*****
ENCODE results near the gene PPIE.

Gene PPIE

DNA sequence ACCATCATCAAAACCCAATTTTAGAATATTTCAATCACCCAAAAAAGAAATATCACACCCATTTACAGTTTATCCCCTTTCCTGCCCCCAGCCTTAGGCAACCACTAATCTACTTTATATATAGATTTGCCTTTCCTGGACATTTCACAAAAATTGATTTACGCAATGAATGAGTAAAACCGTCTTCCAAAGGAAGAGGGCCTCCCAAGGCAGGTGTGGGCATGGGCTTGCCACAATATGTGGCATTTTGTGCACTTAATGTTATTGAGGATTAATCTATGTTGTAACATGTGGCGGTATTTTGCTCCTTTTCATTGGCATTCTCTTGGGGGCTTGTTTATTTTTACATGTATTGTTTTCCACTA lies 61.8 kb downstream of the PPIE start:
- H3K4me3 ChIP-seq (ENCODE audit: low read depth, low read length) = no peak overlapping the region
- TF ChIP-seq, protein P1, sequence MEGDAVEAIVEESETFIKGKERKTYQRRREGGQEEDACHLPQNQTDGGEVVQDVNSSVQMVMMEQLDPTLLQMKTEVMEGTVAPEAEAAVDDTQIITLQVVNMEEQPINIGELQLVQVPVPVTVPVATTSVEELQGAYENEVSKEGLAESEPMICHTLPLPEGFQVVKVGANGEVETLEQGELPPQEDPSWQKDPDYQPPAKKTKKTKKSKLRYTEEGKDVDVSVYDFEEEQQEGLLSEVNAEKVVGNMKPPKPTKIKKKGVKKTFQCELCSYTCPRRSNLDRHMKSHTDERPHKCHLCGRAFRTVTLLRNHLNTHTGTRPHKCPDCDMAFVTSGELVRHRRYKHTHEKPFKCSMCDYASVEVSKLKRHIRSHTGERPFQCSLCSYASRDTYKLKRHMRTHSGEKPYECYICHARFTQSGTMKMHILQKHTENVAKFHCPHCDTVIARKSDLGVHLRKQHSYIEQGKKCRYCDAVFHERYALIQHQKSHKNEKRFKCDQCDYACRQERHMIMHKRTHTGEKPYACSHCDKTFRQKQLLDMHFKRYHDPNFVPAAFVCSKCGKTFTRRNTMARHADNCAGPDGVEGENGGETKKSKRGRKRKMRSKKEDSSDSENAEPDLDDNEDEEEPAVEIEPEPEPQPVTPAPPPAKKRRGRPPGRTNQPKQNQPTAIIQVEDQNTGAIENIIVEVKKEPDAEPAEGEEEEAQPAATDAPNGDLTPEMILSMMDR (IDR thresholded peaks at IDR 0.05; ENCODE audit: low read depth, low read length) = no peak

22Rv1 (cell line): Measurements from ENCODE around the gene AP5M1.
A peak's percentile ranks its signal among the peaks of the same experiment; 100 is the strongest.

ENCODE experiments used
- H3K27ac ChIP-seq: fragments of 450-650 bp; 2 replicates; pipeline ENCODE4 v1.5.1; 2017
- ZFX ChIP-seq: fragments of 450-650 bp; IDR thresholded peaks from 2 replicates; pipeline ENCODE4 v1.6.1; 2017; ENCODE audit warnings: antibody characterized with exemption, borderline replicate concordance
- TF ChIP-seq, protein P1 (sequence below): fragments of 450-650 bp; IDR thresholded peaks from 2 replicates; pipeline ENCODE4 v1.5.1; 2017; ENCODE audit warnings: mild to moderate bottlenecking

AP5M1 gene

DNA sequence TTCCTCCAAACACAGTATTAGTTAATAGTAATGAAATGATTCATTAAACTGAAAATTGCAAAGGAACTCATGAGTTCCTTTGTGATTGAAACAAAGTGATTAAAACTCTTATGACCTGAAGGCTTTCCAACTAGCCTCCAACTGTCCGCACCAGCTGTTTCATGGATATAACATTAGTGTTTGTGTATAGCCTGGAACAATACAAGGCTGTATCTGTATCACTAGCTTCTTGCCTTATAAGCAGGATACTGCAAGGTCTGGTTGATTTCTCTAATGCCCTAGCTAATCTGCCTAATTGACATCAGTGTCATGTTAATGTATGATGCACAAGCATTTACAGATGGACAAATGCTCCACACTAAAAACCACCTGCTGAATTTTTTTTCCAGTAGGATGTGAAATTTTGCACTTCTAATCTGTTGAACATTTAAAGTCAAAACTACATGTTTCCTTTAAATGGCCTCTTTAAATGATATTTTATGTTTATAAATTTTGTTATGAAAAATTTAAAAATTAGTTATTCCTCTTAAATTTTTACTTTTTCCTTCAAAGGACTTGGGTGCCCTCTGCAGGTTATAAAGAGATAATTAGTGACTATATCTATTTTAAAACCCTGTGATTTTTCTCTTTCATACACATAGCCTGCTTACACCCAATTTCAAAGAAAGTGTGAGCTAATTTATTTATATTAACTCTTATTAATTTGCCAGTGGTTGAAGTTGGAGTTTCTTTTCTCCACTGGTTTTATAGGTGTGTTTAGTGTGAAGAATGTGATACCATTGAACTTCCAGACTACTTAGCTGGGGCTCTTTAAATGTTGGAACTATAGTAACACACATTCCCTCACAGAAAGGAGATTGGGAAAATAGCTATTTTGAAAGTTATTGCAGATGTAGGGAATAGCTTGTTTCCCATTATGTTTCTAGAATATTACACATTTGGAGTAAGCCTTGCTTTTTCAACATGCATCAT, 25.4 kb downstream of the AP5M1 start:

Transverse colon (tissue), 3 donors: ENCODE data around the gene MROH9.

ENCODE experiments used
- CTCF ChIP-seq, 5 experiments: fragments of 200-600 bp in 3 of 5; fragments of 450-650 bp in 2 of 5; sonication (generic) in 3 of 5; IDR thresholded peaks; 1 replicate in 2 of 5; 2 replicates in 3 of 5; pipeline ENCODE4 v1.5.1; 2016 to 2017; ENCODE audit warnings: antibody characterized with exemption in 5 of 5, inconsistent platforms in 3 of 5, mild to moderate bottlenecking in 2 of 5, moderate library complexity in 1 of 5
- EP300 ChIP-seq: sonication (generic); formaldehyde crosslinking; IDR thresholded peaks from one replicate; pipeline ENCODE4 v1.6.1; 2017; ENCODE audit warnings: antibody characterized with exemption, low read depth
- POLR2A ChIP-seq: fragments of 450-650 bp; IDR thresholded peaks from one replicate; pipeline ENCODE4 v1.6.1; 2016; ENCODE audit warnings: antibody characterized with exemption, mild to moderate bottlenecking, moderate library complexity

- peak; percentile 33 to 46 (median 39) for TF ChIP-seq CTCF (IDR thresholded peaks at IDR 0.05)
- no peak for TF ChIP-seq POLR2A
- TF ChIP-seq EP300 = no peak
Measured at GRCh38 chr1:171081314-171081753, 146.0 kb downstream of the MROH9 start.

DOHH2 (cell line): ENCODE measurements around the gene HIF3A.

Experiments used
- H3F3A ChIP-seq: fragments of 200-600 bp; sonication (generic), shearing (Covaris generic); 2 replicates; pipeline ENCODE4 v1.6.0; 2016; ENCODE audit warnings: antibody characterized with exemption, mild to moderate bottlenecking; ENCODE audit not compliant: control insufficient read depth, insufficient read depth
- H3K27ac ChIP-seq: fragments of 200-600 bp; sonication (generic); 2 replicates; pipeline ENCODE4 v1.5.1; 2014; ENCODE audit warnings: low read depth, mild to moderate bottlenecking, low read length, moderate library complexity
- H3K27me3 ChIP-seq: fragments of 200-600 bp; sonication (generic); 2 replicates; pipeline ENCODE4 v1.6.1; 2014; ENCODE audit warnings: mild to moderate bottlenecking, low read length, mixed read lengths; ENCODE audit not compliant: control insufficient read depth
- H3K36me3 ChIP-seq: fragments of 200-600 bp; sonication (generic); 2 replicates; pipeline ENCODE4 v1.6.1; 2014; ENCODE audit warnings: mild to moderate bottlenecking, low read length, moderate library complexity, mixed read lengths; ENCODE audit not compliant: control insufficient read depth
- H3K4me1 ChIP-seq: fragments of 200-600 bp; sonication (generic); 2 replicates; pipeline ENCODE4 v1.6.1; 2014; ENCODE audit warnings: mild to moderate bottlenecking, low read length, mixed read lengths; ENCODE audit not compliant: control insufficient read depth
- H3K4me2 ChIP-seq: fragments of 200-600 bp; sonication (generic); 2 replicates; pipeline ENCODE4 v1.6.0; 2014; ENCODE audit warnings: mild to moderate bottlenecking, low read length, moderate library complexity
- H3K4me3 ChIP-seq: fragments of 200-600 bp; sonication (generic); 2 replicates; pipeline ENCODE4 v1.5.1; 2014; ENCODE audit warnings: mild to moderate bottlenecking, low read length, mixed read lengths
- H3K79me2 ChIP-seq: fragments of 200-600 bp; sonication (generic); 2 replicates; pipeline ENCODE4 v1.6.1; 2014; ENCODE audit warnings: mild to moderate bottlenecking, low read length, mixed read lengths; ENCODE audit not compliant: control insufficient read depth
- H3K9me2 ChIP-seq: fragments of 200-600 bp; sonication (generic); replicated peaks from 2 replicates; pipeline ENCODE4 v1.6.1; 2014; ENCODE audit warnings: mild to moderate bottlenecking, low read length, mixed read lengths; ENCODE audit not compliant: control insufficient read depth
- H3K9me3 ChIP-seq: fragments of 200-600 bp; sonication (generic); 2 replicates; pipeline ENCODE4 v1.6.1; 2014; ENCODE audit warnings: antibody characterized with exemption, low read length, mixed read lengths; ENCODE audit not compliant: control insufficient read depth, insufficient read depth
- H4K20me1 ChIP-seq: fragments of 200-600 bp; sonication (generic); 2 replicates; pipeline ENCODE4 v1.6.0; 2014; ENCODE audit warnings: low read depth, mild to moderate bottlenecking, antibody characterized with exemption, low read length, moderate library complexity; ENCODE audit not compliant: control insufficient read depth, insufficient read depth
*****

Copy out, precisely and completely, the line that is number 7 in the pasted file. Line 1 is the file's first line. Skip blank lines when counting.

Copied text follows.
A peak's percentile ranks its signal among the peaks of the same experiment; 100 is the strongest.